In viticulture differently used term with in the individual countries different meaning. The word comes from the French cuve (Vat or wine container). In the original sense, this means a certain amount of wine in a container (a barrel of wine, so to speak). In German-speaking countries, this usually means artful mixing of wines from different grape varieties. But you can do that too grape musts be fermented together, as on the southern Rhone is common. Other names are blend (New world), Cape Blend (South Africa), CVC (Conjunto de Varias Cosechas in Spain), Coupage. Marriage, Mélange (France for spirits) and Meritage (California).
As a rule, same-colored wines are mixed. The term has no meaning in terms of wine law, therefore "Cuvée" says on the label nothing definite, because it can be quite a wine from one vine, from one Single Location or from one vintage his. For example, also an exclusive special bottling a winery for a catering business. In no case is (as in the German-speaking countries not so rarely suspected) the blending of wines in comparison to unmixed Cry a negative quality difference.
The blending of wines mainly for taste reasons. You want to go through several different grape varieties alcohol content. flavors. acid and colour contribute. The latter is through Teinturiersorten of which only 5% are sufficient for one color deepening. Typically, a particular grape variety, the so-called leading variety, the majority of at least 50% of a Cuvée and thus determines the character of the wine. In addition to taste reasons, there are also practical or economic reasons. run blossom. fruit set and physiological maturity Unsatisfactory in one grape variety, other grape varieties can compensate. This also achieves a risk minimization, which was previously achieved by the so-called mixed sentence reached, that is a vineyard with different sorts. How do you measure the success of a cuvée? Quite simply - when the combined wine tastes better than every single batch in itself!
In all countries, there are country-specific regulations regarding authorized grape varieties differing per wine quality class. ever ancestry (defined geographic area) determines which varieties from this catalog may be used, with countries such as Italy, France and Portugal also having a range of percent minimum to maximum per variety. Especially in Italy and France there are wines with five and more blended grape varieties, such as Chianti or even 13 at Châteauneuf-du-Pape, But mostly that means gross and often are too unmixed Wines allowed. For example, a default could be: Syrah at least 60 to 100%, Grenache Noir max. 40%, as well as Mourvèdre and / or Cinsaut max. 25%. In the German-speaking countries, a cuvée consists mostly of two, more rarely of more different grape varieties. Whether this on label must be specified, varies by country / region / appellation.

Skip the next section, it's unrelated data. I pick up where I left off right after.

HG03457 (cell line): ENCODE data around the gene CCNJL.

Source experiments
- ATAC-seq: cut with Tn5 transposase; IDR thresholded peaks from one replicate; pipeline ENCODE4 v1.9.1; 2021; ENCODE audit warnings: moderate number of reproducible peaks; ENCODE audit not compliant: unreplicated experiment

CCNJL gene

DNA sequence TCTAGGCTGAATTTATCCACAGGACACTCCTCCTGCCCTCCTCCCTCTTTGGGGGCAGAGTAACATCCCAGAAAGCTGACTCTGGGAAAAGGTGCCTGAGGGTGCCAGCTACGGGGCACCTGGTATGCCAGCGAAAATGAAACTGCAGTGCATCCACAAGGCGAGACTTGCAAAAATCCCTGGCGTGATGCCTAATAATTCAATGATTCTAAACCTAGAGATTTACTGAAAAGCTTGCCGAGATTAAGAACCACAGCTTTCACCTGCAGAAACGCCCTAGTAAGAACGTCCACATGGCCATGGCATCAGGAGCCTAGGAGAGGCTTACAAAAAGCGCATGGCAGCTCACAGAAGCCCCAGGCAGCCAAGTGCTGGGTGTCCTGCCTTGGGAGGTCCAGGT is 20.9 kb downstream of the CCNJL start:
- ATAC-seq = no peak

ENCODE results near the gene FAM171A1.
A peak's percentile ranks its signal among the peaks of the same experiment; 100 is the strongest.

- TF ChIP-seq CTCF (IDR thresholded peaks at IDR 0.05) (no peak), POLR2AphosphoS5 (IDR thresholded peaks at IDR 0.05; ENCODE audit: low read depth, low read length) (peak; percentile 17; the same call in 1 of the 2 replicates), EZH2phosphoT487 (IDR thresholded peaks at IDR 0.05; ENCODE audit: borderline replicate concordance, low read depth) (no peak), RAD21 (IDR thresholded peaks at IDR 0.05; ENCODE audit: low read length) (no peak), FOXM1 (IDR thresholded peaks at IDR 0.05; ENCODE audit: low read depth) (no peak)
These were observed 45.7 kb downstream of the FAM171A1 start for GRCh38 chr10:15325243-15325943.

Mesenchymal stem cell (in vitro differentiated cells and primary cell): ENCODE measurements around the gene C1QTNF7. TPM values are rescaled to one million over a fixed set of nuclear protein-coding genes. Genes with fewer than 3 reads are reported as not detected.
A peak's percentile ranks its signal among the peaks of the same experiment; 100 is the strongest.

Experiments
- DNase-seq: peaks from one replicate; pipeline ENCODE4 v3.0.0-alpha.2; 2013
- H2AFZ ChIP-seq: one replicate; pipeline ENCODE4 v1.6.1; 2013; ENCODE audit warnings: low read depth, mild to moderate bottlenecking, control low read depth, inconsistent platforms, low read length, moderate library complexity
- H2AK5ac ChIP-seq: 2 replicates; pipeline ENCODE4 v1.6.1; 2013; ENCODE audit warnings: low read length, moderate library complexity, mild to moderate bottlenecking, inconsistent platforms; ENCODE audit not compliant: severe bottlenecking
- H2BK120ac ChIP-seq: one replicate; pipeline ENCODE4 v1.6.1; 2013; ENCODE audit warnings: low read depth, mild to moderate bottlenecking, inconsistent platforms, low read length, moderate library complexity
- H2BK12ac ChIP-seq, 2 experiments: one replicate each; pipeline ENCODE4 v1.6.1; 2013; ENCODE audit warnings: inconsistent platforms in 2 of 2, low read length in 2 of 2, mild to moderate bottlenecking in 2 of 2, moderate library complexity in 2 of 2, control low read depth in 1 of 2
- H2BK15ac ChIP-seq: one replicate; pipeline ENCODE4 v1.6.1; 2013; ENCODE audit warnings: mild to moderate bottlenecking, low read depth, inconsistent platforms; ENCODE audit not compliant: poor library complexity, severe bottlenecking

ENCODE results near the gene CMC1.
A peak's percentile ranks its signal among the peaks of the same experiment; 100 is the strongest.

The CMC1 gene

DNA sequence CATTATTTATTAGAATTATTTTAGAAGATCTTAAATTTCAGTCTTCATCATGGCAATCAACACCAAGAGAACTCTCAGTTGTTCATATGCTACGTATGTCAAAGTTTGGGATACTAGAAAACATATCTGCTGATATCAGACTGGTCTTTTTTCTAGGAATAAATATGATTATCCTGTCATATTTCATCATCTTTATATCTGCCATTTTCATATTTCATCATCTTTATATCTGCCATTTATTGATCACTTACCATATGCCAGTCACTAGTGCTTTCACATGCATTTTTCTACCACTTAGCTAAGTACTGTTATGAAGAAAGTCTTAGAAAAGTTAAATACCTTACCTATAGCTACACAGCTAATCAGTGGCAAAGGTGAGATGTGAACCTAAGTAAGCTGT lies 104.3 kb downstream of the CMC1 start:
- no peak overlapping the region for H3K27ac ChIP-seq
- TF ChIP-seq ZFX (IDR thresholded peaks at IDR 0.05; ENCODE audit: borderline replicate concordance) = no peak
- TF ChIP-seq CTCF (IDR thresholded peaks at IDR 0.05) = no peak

The mixing of red wine and white wine (regardless of whether grape, mash, must or wine) is prohibited for quality wine, local wine and wine with vintage / variety by the EU. As an exception, mixing in any form is only allowed for vintage wines / varieties. However, there are exemptions granted by the EU for certain areas or wines for traditional reasons, such as Slovenian cviček, the French Châteauneuf-du-Pape and the Italian Chianti, See under wine law (Paragraph waste), as well as with the individual countries.
The must of the first pressing process in the production of champagne is called Tête de cuvée, After fermentation, up to 50 basic wines from different vintages can be blended together (with the exception of the Millésime, the so-called vintage champagne). The result of the mixture or combination of these wines before the second fermentation (bottle fermentation) is called Cuvée, the process of blending but as assemblage (especially when blending young wines) called. But as I said, these are not clearly defined terms and they are often used regionally alternately alternately. The best barrels (from the best vintages, long matured) make the top product of the house, the so-called Cuvée de Prestige, Becomes a champagne Produced from grapes of one layer, that's what you call it Mono blend,
A blend is mainly used for red wines, but also for white wines. Typical cuvées are Bordeaux red wines; the characteristic variety mix is called Bordeaux blend, In Bordeaux, the selection of certain barrels and the subsequent blending of wines as assemblage or Marriage. The final cuvée is here from year to year Maître de chai (Butler) often decided only in the spring after tasting the wines. The best barrels yield the Grand Vin who carries the Château name. The lower quality wines then become second wine or third-party wine blended and must also have on bottle labels other names than the top product (the first wine) of the house. The calculation formulas that are helpful in cutting are under the keyword waste cross described.
Complete listings of the numerous vinification measures and cellar techniques, as well as the wine-regulated wine, sparkling wine and distillate types are under the keyword winemaking contain. Comprehensive information on wine law is available under the keyword wine law,